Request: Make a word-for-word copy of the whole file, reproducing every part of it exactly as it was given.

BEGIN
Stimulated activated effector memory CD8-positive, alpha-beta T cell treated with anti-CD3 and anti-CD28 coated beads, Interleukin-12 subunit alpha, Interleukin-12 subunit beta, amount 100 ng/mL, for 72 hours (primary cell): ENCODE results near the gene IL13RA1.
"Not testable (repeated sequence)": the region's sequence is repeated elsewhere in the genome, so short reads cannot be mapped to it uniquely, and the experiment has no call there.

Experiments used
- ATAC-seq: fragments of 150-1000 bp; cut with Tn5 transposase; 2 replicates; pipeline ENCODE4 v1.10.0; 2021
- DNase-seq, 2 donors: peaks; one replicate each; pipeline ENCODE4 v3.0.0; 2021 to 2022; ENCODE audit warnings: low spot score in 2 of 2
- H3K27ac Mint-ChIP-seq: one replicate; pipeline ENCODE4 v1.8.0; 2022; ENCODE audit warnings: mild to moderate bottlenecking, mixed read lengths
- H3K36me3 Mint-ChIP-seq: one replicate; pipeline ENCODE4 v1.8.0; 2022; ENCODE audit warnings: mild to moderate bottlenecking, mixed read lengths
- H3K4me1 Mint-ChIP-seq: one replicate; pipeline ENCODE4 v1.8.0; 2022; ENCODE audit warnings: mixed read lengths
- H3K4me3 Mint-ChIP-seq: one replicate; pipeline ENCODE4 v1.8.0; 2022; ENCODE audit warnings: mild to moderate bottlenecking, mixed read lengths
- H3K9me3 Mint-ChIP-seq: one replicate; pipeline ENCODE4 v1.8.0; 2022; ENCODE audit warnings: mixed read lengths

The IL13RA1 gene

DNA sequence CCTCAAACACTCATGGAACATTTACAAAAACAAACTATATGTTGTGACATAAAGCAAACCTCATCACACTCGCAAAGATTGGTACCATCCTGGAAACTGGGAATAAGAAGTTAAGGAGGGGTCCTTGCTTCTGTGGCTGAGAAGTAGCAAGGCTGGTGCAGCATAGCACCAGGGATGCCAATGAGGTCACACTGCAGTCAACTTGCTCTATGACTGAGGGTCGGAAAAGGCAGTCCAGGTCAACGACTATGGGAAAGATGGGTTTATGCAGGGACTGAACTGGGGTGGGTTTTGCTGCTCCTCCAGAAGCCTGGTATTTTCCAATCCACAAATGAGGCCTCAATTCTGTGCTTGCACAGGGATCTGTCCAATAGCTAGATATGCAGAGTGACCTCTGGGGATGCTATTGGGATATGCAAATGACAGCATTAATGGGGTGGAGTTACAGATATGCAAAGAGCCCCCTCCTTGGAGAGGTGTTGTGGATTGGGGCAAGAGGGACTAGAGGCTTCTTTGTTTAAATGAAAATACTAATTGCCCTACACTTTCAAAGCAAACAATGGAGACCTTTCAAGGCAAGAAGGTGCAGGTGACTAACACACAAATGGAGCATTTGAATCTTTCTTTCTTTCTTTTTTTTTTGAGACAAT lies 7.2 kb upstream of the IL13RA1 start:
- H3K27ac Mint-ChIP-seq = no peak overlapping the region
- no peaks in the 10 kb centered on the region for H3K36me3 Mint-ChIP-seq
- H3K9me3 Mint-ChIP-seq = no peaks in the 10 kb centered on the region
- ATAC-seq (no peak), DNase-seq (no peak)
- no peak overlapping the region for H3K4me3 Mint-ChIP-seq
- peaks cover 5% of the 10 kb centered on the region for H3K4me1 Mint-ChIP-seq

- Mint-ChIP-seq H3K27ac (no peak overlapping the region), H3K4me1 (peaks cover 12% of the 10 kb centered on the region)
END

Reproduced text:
Stimulated activated effector memory CD8-positive, alpha-beta T cell treated with anti-CD3 and anti-CD28 coated beads, Interleukin-12 subunit alpha, Interleukin-12 subunit beta, amount 100 ng/mL, for 72 hours (primary cell): ENCODE results near the gene IL13RA1.
"Not testable (repeated sequence)": the region's sequence is repeated elsewhere in the genome, so short reads cannot be mapped to it uniquely, and the experiment has no call there.

Experiments used
- ATAC-seq: fragments of 150-1000 bp; cut with Tn5 transposase; 2 replicates; pipeline ENCODE4 v1.10.0; 2021
- DNase-seq, 2 donors: peaks; one replicate each; pipeline ENCODE4 v3.0.0; 2021 to 2022; ENCODE audit warnings: low spot score in 2 of 2
- H3K27ac Mint-ChIP-seq: one replicate; pipeline ENCODE4 v1.8.0; 2022; ENCODE audit warnings: mild to moderate bottlenecking, mixed read lengths
- H3K36me3 Mint-ChIP-seq: one replicate; pipeline ENCODE4 v1.8.0; 2022; ENCODE audit warnings: mild to moderate bottlenecking, mixed read lengths
- H3K4me1 Mint-ChIP-seq: one replicate; pipeline ENCODE4 v1.8.0; 2022; ENCODE audit warnings: mixed read lengths
- H3K4me3 Mint-ChIP-seq: one replicate; pipeline ENCODE4 v1.8.0; 2022; ENCODE audit warnings: mild to moderate bottlenecking, mixed read lengths
- H3K9me3 Mint-ChIP-seq: one replicate; pipeline ENCODE4 v1.8.0; 2022; ENCODE audit warnings: mixed read lengths

The IL13RA1 gene

DNA sequence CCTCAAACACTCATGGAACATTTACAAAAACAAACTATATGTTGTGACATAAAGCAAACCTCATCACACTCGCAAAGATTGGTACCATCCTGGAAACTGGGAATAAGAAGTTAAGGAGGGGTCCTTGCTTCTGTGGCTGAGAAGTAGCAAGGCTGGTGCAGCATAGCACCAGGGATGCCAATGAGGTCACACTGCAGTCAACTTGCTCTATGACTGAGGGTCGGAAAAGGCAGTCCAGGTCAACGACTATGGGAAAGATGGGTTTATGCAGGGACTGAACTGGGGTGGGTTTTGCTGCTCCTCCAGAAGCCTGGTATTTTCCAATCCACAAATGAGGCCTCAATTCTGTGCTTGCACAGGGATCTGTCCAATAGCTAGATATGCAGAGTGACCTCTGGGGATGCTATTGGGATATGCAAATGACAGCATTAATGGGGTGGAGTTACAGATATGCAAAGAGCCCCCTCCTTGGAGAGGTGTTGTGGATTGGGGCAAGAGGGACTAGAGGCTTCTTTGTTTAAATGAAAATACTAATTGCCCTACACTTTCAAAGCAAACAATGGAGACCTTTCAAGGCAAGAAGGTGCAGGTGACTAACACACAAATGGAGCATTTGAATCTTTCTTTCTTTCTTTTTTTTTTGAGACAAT lies 7.2 kb upstream of the IL13RA1 start:
- H3K27ac Mint-ChIP-seq = no peak overlapping the region
- no peaks in the 10 kb centered on the region for H3K36me3 Mint-ChIP-seq
- H3K9me3 Mint-ChIP-seq = no peaks in the 10 kb centered on the region
- ATAC-seq (no peak), DNase-seq (no peak)
- no peak overlapping the region for H3K4me3 Mint-ChIP-seq
- peaks cover 5% of the 10 kb centered on the region for H3K4me1 Mint-ChIP-seq

- Mint-ChIP-seq H3K27ac (no peak overlapping the region), H3K4me1 (peaks cover 12% of the 10 kb centered on the region)